Active directory security groups best practices

By using our site, you acknowledge that you have read and understand our Cookie PolicyPrivacy Policyand our Terms of Service. Server Fault is a question and answer site for system and network administrators. It only takes a minute to sign up. But now I am wondering if there are any best practises when it comes to adding Active Directory groups to "computer"-local groups.

And I would like to manage the group of people having access to it via an AD group. What security principals need to be members of the group? For instance, if you have to include security principals from other domains of the forest in this security group, then you'll have to make it a Domain Local or Universal group.

If you only need to include members of the same domain in this security group, you can use a Global security group. What resources you will need to control access to with respect to this group?

If you have a situation where you need span domains in a very flexible way, you might want resort to a Universal group. Global groups are good for keeping replication to the global catalog to a minimum I'm not sure that Microsoft has ever published a best practice on this particular scenario.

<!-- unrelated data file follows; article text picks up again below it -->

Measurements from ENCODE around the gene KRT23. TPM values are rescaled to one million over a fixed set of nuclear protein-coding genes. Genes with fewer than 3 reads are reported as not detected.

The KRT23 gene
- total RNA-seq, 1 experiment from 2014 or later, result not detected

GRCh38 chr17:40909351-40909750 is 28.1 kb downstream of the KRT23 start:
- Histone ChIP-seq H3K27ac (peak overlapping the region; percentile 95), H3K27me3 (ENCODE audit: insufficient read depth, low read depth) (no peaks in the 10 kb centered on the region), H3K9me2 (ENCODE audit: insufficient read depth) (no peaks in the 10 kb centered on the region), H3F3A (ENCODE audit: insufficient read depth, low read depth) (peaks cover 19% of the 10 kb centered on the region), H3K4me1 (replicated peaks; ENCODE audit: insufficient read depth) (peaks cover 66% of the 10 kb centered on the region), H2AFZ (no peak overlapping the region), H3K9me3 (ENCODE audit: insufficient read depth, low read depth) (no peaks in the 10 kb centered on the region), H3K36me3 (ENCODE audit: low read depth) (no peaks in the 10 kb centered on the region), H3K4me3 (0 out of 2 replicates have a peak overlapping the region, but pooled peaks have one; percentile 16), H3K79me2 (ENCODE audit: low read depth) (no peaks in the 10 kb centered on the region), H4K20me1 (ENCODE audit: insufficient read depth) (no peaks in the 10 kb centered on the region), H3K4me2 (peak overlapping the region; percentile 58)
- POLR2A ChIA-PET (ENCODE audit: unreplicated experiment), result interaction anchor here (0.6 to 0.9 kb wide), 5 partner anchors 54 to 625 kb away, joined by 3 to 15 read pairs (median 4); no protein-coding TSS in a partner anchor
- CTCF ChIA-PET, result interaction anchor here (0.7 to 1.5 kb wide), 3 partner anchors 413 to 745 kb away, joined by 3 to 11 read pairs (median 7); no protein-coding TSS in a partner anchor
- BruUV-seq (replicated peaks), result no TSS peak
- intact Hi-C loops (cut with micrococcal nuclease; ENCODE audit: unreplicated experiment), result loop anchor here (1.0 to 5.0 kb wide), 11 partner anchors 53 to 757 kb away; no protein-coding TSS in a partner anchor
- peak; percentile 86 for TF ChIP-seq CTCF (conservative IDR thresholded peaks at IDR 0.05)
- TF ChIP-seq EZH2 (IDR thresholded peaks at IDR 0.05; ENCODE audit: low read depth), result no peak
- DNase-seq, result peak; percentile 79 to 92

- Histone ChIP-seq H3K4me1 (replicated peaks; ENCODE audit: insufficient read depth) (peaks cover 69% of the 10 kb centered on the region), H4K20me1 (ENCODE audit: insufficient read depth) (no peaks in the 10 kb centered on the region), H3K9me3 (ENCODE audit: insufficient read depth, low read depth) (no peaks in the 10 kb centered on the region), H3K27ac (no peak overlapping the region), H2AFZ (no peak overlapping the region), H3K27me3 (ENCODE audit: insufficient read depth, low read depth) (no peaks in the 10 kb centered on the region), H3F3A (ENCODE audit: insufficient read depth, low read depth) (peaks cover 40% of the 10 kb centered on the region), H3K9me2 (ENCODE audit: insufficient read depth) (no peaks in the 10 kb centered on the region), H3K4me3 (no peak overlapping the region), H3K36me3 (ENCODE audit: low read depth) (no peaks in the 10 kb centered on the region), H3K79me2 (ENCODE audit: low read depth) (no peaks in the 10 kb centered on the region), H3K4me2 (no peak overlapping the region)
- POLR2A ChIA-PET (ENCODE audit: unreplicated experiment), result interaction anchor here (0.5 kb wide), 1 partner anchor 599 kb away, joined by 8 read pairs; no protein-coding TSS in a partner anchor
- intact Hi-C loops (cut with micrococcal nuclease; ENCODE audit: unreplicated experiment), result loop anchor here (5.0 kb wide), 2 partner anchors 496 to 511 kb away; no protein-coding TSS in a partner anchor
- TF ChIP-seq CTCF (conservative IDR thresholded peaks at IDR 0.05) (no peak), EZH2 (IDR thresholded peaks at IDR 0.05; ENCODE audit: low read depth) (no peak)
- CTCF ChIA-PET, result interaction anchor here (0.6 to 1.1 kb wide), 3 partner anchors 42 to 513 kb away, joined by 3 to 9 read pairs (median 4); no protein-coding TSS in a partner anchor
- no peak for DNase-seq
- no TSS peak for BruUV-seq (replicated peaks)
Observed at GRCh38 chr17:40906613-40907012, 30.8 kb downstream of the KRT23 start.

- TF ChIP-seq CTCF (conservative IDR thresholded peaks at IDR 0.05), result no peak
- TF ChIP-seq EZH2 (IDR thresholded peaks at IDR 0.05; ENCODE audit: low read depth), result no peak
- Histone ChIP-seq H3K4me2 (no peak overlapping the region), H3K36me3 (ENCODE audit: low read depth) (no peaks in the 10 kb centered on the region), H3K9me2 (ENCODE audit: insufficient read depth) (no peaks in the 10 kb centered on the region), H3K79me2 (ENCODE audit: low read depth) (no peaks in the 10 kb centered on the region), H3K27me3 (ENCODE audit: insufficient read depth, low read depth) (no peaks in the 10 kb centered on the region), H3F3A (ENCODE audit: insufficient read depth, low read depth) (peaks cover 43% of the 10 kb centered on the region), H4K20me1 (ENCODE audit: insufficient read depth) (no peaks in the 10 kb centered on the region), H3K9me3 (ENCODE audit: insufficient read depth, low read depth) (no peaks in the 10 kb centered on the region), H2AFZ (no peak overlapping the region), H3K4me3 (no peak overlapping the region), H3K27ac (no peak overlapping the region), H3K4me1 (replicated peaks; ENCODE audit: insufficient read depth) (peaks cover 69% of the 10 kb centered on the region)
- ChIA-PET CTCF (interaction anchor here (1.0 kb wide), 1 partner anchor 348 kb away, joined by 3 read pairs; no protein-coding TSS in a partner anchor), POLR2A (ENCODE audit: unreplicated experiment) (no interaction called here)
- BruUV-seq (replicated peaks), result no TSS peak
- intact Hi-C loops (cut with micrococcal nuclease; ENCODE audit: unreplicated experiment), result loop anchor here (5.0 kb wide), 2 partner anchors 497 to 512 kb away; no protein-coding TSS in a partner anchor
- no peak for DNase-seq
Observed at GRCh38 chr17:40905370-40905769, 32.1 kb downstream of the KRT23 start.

It differs from the typical scenarios in that you're not ultimately placing an access control list into the filesystem. A quick search of their site doesn't come up with any good results. In a single domain scenario the most common thing out there I'd use Group Policy Restricted Groups functionality to nest a global group from the domain into the "Remote Desktop Users" group on computers. I feel like this method is sufficiently "visible" to allow for future auditing.

I will, of course, have different Restricted Groups settings applied to different "classes" of computers. I don't see a need for the domain local group to abstract the role away from the resource, because I see Group Policy satisfying that requirement. Sign up to join this community. The best answers are voted up and rise to the top. Home Questions Tags Users Unanswered. Adding an Active Directory to a computer-local group - which scope to choose?